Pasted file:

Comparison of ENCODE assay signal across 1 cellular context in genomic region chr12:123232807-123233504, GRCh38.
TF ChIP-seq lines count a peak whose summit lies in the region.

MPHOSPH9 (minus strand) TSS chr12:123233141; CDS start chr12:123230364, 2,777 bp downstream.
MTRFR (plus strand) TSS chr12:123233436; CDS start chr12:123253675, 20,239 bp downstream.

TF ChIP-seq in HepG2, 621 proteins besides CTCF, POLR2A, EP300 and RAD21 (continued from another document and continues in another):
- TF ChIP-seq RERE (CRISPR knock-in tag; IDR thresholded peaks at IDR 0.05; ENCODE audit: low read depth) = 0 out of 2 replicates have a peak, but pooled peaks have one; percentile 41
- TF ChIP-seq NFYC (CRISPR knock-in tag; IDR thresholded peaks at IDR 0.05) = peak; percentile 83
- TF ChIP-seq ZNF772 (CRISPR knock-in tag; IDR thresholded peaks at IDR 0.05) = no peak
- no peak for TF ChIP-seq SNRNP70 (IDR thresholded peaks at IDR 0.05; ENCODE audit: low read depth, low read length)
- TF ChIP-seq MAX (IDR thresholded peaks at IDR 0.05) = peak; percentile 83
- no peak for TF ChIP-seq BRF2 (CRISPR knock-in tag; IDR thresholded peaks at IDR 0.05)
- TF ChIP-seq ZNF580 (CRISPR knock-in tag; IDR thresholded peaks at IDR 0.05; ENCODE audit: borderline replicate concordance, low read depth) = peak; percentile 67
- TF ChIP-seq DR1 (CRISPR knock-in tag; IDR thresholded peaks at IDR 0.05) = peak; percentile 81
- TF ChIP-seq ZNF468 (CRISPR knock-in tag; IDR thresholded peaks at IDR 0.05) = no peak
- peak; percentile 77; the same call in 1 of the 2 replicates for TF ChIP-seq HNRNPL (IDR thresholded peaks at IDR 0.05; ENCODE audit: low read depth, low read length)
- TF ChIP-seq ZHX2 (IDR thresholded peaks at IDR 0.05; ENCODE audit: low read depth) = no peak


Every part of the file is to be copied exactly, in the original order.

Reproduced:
Comparison of ENCODE assay signal across 1 cellular context in genomic region chr12:123232807-123233504, GRCh38.
TF ChIP-seq lines count a peak whose summit lies in the region.

MPHOSPH9 (minus strand) TSS chr12:123233141; CDS start chr12:123230364, 2,777 bp downstream.
MTRFR (plus strand) TSS chr12:123233436; CDS start chr12:123253675, 20,239 bp downstream.

TF ChIP-seq in HepG2, 621 proteins besides CTCF, POLR2A, EP300 and RAD21 (continued from another document and continues in another):
- TF ChIP-seq RERE (CRISPR knock-in tag; IDR thresholded peaks at IDR 0.05; ENCODE audit: low read depth) = 0 out of 2 replicates have a peak, but pooled peaks have one; percentile 41
- TF ChIP-seq NFYC (CRISPR knock-in tag; IDR thresholded peaks at IDR 0.05) = peak; percentile 83
- TF ChIP-seq ZNF772 (CRISPR knock-in tag; IDR thresholded peaks at IDR 0.05) = no peak
- no peak for TF ChIP-seq SNRNP70 (IDR thresholded peaks at IDR 0.05; ENCODE audit: low read depth, low read length)
- TF ChIP-seq MAX (IDR thresholded peaks at IDR 0.05) = peak; percentile 83
- no peak for TF ChIP-seq BRF2 (CRISPR knock-in tag; IDR thresholded peaks at IDR 0.05)
- TF ChIP-seq ZNF580 (CRISPR knock-in tag; IDR thresholded peaks at IDR 0.05; ENCODE audit: borderline replicate concordance, low read depth) = peak; percentile 67
- TF ChIP-seq DR1 (CRISPR knock-in tag; IDR thresholded peaks at IDR 0.05) = peak; percentile 81
- TF ChIP-seq ZNF468 (CRISPR knock-in tag; IDR thresholded peaks at IDR 0.05) = no peak
- peak; percentile 77; the same call in 1 of the 2 replicates for TF ChIP-seq HNRNPL (IDR thresholded peaks at IDR 0.05; ENCODE audit: low read depth, low read length)
- TF ChIP-seq ZHX2 (IDR thresholded peaks at IDR 0.05; ENCODE audit: low read depth) = no peak